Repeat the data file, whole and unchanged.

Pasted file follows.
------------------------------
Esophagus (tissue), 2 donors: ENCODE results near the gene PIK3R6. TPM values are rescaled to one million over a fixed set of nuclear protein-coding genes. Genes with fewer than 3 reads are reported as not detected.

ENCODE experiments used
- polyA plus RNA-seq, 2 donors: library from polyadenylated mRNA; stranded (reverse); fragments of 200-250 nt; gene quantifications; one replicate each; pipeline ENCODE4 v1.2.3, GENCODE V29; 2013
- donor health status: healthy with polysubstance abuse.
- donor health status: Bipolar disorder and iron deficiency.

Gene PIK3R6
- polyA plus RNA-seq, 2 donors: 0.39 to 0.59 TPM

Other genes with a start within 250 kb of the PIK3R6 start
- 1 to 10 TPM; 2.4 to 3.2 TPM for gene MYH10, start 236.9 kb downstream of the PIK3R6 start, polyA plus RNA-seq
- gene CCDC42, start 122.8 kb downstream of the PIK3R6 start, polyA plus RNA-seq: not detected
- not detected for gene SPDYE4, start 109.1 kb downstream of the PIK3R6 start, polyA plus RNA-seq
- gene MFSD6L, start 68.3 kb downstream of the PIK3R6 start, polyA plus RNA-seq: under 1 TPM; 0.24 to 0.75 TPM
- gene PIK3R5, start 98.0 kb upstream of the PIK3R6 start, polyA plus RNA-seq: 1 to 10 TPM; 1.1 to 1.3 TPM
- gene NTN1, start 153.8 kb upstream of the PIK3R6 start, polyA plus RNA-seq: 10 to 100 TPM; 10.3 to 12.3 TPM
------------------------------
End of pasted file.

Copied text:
Esophagus (tissue), 2 donors: ENCODE results near the gene PIK3R6. TPM values are rescaled to one million over a fixed set of nuclear protein-coding genes. Genes with fewer than 3 reads are reported as not detected.

ENCODE experiments used
- polyA plus RNA-seq, 2 donors: library from polyadenylated mRNA; stranded (reverse); fragments of 200-250 nt; gene quantifications; one replicate each; pipeline ENCODE4 v1.2.3, GENCODE V29; 2013
- donor health status: healthy with polysubstance abuse.
- donor health status: Bipolar disorder and iron deficiency.

Gene PIK3R6
- polyA plus RNA-seq, 2 donors: 0.39 to 0.59 TPM

Other genes with a start within 250 kb of the PIK3R6 start
- 1 to 10 TPM; 2.4 to 3.2 TPM for gene MYH10, start 236.9 kb downstream of the PIK3R6 start, polyA plus RNA-seq
- gene CCDC42, start 122.8 kb downstream of the PIK3R6 start, polyA plus RNA-seq: not detected
- not detected for gene SPDYE4, start 109.1 kb downstream of the PIK3R6 start, polyA plus RNA-seq
- gene MFSD6L, start 68.3 kb downstream of the PIK3R6 start, polyA plus RNA-seq: under 1 TPM; 0.24 to 0.75 TPM
- gene PIK3R5, start 98.0 kb upstream of the PIK3R6 start, polyA plus RNA-seq: 1 to 10 TPM; 1.1 to 1.3 TPM
- gene NTN1, start 153.8 kb upstream of the PIK3R6 start, polyA plus RNA-seq: 10 to 100 TPM; 10.3 to 12.3 TPM